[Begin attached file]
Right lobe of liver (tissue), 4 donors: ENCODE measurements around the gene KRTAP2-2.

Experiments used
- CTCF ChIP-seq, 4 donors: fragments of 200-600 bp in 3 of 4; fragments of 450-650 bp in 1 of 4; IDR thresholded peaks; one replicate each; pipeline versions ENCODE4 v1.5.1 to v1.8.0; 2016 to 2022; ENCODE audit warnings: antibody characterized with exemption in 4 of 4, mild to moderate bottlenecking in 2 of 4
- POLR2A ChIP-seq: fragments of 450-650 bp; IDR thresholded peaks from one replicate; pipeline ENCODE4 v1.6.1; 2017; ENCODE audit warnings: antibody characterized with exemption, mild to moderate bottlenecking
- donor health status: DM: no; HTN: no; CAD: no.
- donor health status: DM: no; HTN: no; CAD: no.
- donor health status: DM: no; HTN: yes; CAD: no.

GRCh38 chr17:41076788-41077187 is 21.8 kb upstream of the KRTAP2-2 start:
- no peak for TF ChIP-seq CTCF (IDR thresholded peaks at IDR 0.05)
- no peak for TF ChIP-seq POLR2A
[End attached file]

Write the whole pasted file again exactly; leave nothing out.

Right lobe of liver (tissue), 4 donors: ENCODE measurements around the gene KRTAP2-2.

Experiments used
- CTCF ChIP-seq, 4 donors: fragments of 200-600 bp in 3 of 4; fragments of 450-650 bp in 1 of 4; IDR thresholded peaks; one replicate each; pipeline versions ENCODE4 v1.5.1 to v1.8.0; 2016 to 2022; ENCODE audit warnings: antibody characterized with exemption in 4 of 4, mild to moderate bottlenecking in 2 of 4
- POLR2A ChIP-seq: fragments of 450-650 bp; IDR thresholded peaks from one replicate; pipeline ENCODE4 v1.6.1; 2017; ENCODE audit warnings: antibody characterized with exemption, mild to moderate bottlenecking
- donor health status: DM: no; HTN: no; CAD: no.
- donor health status: DM: no; HTN: no; CAD: no.
- donor health status: DM: no; HTN: yes; CAD: no.

GRCh38 chr17:41076788-41077187 is 21.8 kb upstream of the KRTAP2-2 start:
- no peak for TF ChIP-seq CTCF (IDR thresholded peaks at IDR 0.05)
- no peak for TF ChIP-seq POLR2A